Sonic branding, guerrilla marketing, celebrity endorsements, customer service excellence and multi-channel advertising are just some of the popular sales techniques that currently promote consumerism in contemporary capitalism. Considerable energy is devoted to encouraging consumers to desire new fashions, to celebrate 'good design', to have feelings for brands and to immerse themselves in sensory experiences, without worrying about the ethics of their practices.
Work, Consumption and Capitalism looks at how consumption is produced by focusing on the multiple kinds of work that make consumption possible, from advertising creatives to fashion designers, from self-service checkouts to the hippest barista in the coolest coffee shop. The text encourages students to consider the place of consumerism in global capitalism to develop their own answers to the question: How is consumption made possible?
This wide-ranging study of the relations between work, consumption and capitalism draws on interdisciplinary research in cultural and economic sociology, history, marketing studies and cultural studies. With research tasks and discussion questions at the end of each chapter and case studies throughout, it stands as an accessible introduction for students of Sociology, Business and Management, Media and Communication, Cultural Policy and Cultural Studies.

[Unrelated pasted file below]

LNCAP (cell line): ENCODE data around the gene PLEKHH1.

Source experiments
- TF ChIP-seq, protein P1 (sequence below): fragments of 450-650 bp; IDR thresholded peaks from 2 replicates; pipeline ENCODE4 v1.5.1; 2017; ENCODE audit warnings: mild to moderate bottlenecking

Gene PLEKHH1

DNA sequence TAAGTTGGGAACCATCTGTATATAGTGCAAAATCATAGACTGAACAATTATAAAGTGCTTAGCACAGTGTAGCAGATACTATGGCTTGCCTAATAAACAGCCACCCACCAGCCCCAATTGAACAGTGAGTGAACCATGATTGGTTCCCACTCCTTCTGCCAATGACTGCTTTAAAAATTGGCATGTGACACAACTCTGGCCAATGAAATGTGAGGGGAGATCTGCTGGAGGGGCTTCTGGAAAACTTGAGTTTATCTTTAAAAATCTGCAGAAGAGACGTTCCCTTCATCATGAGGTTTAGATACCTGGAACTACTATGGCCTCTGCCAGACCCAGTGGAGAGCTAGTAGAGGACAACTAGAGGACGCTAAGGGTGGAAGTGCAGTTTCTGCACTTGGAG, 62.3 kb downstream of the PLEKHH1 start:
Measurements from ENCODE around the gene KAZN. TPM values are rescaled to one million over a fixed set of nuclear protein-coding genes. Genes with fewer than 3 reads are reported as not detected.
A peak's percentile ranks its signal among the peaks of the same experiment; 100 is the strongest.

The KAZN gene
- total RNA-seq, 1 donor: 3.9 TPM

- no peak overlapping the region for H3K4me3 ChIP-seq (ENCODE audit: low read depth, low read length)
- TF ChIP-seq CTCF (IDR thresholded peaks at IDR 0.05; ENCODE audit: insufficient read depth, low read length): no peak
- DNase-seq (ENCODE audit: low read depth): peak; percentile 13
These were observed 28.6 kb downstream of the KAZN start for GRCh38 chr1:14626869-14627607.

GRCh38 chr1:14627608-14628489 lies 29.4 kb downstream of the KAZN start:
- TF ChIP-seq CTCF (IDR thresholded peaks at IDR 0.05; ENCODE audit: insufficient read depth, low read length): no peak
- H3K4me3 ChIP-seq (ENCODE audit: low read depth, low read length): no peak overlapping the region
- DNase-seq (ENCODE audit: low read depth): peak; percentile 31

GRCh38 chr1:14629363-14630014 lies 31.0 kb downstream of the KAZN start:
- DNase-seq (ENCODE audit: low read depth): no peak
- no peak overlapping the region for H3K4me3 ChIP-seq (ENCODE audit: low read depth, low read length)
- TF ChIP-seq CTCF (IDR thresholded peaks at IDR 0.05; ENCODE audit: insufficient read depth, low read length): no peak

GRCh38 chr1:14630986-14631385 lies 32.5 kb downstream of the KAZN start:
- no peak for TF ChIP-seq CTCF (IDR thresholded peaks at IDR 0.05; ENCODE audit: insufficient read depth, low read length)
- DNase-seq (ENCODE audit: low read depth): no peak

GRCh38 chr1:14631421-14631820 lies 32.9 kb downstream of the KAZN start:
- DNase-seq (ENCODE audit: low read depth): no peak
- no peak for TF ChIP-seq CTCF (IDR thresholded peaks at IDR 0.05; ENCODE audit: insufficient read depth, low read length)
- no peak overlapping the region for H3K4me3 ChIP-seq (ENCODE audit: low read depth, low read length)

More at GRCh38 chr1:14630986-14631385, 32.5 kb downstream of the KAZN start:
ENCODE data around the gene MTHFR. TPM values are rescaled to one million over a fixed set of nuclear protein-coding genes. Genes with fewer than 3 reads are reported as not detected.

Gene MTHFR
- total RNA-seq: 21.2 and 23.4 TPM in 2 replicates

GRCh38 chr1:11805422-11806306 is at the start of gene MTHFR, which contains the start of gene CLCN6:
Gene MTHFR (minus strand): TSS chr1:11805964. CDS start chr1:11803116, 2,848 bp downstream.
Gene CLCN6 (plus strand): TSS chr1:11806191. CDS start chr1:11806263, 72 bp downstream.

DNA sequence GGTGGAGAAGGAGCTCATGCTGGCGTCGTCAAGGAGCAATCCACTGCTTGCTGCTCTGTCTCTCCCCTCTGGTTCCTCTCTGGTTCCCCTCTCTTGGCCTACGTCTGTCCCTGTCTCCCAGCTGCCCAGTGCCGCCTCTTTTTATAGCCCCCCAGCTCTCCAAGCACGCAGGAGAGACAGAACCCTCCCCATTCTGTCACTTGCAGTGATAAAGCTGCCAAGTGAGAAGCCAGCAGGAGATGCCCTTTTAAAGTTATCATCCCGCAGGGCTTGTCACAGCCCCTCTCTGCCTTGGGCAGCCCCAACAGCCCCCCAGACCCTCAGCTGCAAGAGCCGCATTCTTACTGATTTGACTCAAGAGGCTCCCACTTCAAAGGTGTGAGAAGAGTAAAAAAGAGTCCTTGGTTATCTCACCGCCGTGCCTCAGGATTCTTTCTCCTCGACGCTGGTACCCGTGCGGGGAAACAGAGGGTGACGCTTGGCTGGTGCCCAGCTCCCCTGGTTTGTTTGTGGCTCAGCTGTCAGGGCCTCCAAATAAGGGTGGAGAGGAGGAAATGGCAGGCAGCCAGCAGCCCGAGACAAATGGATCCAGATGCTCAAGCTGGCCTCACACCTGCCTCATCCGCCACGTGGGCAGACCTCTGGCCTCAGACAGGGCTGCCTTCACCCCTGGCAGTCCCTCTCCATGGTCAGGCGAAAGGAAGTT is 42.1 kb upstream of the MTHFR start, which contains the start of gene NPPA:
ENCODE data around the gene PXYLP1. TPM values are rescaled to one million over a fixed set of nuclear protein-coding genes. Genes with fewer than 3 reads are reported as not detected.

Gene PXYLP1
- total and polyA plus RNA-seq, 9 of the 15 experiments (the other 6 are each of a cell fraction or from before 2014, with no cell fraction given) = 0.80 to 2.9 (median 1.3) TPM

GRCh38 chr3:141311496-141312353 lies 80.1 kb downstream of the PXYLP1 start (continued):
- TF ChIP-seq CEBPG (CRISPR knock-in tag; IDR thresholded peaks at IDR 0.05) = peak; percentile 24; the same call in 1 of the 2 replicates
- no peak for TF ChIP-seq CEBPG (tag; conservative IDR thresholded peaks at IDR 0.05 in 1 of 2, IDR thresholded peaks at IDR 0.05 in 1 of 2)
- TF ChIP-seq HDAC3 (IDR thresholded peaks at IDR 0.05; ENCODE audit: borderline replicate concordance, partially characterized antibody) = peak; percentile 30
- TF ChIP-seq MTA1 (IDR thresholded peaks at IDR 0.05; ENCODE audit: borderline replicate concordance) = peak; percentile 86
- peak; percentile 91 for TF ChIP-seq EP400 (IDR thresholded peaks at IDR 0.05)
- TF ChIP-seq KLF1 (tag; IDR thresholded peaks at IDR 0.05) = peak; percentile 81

Listen to a podcast about the book.
Lynne Pettinger is an Associate Professor in Sociology at the University of Warwick, UK. Her research explores how market cultures are generated, and how ethics, aesthetics and emotions are worked on in global consumer capitalism. She has developed these themes in projects on sales work, sex work and music work, and is currently studying green collar work, and HE's role in the production of 'employable' workers for the global culture industries.
1. Introduction.- 2. Global Capitalism.- 3. Consumption.- 4. Work.- 5. Doing Work.- 6. Emotion.- 7. Aesthetics.- 8. Ethics.- 9. Taking Seriously the Production of Consumption.